Zakka, a new Asian gift shop in New Haven, sells everything from art to squishmallows – Hartford Courant

Chapel Street in New Haven, east of the green, looks like typical urban America: a CVS, a tattoo parlour, clothing and bike stores, food trucks. But the new store at 841 Chapel St. offers a refreshing brief trip to Asia.

Zakka, which means “miscellaneous goods” in Japanese, opened in mid-May and sells items from Japan, China and South Korea: food, tea, snacks, toys, shoes, housewares, health and beauty, stationery, collectibles, jewelry. , iPhone accessories.

The store was created by May Lin, who founded The Whale Tea, a boba shop with locations in Connecticut, Idaho and Singapore, with more locations to come. She recruited her friend, Yanhua Xie, to manage Zakka.

Xie is a former OB-GYN surgeon and researcher at Yale. His current job, providing technology to a genetic sequencing company in China, has been stalled by the pandemic. “All the cities have closed. They do nothing,” she said.

She was happy to fill the void by helping her friend make her new shop a success because she believes in the products sold at Zakka.

“In every culture, there is a bright side and a dark side. Walmart tricked people into believing that “made in China” meant the “wrong thing”. Everything in this store is of good quality. We want to promote the good side of ‘made in China’ and ‘made in Japan’ in America,” Xie said. “We want to sell good things to good people and bring them happiness.”

She especially loves the Asian trend of making even the most utilitarian household items as adorable as possible.

“I think in America everything is standard style, all the same, maybe a color changes but nothing else. A pair of scissors is just a pair of scissors,” she said. “Asian products show creativity and innovation. Scissors aren’t just scissors, they’re beautiful too.

A wall of keychains shows it: some have stuffed animals, glitter purses, anime heroes. The kitchen utensils are colorful and shaped like animals. Cute little keychains are sold to brighten up shoes which themselves are a variety of bright colors. The pet cages are soft and bright, resembling a house a cartoon character would live in. Kids will want to collapse in the pile of squishmallows. Even tubes of toothpaste make a person smile.

Because of this preference for friendliness – and the fact that most labels are in their native language, not English – shoppers who don’t speak those languages ​​may have to guess what’s in the box. packaging. The store staff will help you.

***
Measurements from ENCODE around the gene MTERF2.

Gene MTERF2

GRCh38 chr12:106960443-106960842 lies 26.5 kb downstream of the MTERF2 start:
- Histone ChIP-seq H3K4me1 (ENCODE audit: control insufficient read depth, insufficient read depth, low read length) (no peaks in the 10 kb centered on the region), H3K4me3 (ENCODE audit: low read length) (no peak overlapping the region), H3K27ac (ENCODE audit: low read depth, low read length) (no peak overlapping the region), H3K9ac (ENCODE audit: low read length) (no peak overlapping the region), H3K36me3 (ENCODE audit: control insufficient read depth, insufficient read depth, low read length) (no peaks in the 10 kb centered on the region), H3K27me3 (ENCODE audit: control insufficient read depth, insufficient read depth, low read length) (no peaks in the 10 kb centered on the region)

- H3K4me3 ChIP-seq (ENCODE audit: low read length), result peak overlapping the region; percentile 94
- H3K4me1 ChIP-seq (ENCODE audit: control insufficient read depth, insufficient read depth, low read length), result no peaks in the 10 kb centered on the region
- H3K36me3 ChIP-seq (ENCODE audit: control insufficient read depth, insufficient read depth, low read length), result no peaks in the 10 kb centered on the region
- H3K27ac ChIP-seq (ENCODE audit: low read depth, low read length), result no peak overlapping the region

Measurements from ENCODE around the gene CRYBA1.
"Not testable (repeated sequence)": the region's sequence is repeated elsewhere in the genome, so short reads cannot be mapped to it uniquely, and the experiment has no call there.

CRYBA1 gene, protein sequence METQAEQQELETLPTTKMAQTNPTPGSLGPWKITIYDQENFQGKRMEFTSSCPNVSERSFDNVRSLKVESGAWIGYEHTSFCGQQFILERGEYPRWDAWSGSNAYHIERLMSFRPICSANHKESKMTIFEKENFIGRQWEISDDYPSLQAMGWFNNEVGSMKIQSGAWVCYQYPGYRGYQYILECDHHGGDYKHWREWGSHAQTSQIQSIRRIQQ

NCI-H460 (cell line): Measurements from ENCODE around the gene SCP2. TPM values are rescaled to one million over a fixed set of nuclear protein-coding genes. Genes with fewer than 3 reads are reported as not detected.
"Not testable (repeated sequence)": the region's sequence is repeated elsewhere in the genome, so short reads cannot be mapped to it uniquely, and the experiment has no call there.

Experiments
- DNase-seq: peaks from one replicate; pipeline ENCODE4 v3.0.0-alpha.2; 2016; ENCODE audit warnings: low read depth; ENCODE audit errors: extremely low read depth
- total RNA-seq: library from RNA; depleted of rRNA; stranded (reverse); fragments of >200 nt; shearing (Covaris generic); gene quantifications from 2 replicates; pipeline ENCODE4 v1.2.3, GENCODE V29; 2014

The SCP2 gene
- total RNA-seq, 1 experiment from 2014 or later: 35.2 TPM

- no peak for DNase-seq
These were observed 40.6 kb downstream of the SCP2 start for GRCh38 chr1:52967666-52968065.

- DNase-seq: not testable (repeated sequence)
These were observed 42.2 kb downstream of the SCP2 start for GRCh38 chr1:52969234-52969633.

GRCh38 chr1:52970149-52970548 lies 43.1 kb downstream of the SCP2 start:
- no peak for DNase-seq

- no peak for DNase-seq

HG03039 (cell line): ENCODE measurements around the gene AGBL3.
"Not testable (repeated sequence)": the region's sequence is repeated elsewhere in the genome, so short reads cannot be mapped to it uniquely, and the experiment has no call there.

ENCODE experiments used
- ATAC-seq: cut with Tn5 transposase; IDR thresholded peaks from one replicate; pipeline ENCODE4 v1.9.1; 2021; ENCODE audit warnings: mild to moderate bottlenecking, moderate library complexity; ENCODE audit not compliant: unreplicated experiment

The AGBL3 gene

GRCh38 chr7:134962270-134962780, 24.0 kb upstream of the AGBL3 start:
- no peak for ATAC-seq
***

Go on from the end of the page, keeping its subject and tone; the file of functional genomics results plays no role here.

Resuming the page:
On July 12, Zakka held a ribbon-cutting ceremony, attended by community leaders and Mayor Justin Elicker, who spoke Mandarin Chinese at the event.

Zakka’s opening comes at a time when New Haven’s Asian population is growing. According to the non-profit data collection initiative Data Haven“In 2010, the Asian population represented 4% of the city’s population, but it increased to 7% in 2020, an increase of 3,180 inhabitants.

This growth led Christine Kim to found Asian Americans and Pacific Islanders of New Haven “to increase the voice and visibility of the growing Asian population in greater New Haven and to support small Asian businesses”.

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Kim, who was at the ribbon cutting, said shopping in Zakka “was like going to a convenience store in Asia.”

“Cosmetic and personal care type products that you can only get from pharmacies in Japan and Korea. These are not things that are imported to it for general use. But these are things I buy from Asia,” she said. “I love Japanese drugstore mascara, Korean masks. It’s just exciting to see a little piece of Taiwan, Seoul, Osaka right here.

When visitors enter Zakka, they are greeted by a selfie station with an artificial cherry tree in full white bloom. The left wall features premium collectible figures from Sailor Moon, Demonslayer, Dragon Ball, and other anime and manga series.

Alongside the collectible figurines are a series of shadowbox-shaped artworks created by Xie, legendary women in Chinese history, made of flowers and ribbons. “Xishi Laundry by the River” is made up of large white flowers and small purple flowers. “Zhaojun coming out of the fortress” is made of red and pink roses and tiny blue flowers. “Diaochan Worshiping the Moon” is made up of yellow and lavender roses and sprigs of purple flowers to represent trees.

“Each image has a story behind it, of beautiful and strong women. I want to bring ancient Chinese history to America,” Xie said.

Zakka is open from noon to 9 p.m. Monday to Saturday, noon to 8 p.m. on Sunday.

Susan Dunne can be contacted at [email protected].